MONETT, Mo. (AP) — State officials are investigating to determine if a massive fish kill and a bad odor that hung over a southwest Missouri town was caused by a chemical from a Tyson Foods plant that disrupted a wastewater treatment plant and fouled a stream.
The Missouri Department of Conservation and the Department of Natural Resources are conducting a joint investigation into the incident, which began May 16 when a chemical compound called Alimet, a feed ingredient, was spilled at Tyson's feed mill in Aurora.
Workers captured most of the chemical but some of it made it into the wastewater treatment plant in Monett, The Monett Times reported (http://bit.ly/1kNKTol ).
Skip Schaller, Monett's utilities superintendent, said the chemical killed the bacteria that the wastewater plant used to treat effluent, allowing some contaminated water to flow into Clear Creek.
The bacterial disintegration in the 15 million to 20 million gallons of water in the plant created mostly undiluted ammonia that caused a foul odor around Monett for several days. The smell had mostly dissipated this week, Schaller said, and the wastewater plant in Monett was beginning to operate properly.
The ammonia killed virtually all aquatic life in the stream between Monett and Pierce City, said Adam Borman, who is leading the investigation for the conservation department.
"We're talking about thousands of fish," he told The Joplin Globe (http://bit.ly/1kqw8bm ).
DNR spokeswoman Gena Terlizzi said the department and the conservation department are conducting a joint investigation.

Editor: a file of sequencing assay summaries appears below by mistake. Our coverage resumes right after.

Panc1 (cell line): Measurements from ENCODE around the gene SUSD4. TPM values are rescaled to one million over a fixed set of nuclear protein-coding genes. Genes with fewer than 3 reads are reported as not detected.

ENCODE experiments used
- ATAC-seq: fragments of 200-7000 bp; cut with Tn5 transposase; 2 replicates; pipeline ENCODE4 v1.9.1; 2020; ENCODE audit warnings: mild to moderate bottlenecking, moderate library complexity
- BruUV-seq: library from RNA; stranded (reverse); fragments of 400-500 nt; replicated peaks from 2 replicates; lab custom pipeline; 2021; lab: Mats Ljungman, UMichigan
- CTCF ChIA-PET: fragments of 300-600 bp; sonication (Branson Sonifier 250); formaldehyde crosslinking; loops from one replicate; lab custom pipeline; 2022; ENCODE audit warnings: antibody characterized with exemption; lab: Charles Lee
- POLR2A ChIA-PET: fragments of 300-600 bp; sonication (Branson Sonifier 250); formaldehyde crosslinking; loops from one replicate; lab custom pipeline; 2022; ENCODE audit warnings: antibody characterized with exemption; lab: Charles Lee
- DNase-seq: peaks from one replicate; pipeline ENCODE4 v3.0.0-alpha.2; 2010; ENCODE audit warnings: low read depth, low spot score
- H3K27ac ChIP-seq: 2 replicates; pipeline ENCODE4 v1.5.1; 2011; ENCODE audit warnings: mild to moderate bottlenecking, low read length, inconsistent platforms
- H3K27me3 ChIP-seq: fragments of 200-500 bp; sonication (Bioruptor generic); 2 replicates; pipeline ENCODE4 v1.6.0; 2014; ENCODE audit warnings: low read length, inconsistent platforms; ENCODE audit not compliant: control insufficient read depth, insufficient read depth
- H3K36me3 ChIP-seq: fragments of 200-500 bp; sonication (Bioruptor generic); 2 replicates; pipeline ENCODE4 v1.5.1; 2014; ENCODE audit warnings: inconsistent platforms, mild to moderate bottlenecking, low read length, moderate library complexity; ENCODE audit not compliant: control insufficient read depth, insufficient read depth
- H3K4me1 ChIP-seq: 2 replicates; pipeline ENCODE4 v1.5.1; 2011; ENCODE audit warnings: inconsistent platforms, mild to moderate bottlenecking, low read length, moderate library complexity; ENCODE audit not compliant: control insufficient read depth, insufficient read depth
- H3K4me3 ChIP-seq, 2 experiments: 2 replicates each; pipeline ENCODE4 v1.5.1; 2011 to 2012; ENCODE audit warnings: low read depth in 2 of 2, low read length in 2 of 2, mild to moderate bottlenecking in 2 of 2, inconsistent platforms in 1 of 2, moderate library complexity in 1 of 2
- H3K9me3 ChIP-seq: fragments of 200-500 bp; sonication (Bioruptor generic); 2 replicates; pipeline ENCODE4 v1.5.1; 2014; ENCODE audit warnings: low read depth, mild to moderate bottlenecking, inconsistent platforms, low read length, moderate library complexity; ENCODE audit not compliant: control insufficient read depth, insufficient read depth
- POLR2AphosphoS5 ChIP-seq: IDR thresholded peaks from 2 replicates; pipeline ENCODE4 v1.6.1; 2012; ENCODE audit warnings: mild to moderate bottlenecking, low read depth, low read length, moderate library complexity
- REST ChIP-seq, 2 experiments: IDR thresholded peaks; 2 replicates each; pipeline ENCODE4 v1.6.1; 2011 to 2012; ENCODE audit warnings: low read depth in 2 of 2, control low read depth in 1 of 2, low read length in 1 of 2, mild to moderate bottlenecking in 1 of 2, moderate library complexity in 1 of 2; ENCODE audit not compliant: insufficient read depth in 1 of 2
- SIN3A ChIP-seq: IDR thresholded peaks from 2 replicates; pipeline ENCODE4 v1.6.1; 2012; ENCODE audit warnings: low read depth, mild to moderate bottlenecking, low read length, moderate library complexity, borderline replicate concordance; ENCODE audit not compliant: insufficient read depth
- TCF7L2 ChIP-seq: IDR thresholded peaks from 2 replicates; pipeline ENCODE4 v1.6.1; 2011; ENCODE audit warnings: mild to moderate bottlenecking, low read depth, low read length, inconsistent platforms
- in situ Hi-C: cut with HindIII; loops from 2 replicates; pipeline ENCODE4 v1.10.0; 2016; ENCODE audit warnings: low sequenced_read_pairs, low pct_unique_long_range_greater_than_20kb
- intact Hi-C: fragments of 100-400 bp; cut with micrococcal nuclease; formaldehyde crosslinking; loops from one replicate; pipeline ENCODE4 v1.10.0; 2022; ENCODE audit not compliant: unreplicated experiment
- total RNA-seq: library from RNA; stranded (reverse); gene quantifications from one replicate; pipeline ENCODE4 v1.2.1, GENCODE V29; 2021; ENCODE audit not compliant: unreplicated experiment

Tyson Foods spokesman Worth Sparkman said in a statement, "We're working cooperatively with city and state officials as they investigate this matter. We're awaiting additional details so we can understand if our operations played a role in what happened."
According to test results received Wednesday, ammonia levels from tests taken last Friday reached around 20 milligrams per liter. Monett's plant is licensed by the DNR for ammonia of about six milligrams per liter.
Schaller said Wednesday he was confident ammonia levels in the water had dropped to safe levels but daily samples were being taken from the creek to track the progress.
Meanwhile, Schaller said the city will probably face fines for exceeding its wastewater permit limits.
"We're going to review the situation when this is done and definitely try not to let something like this happen again, and how to protect the plant better next time," he said. "If anything, it's proved to me we have to tighten up some of our controls and procedures."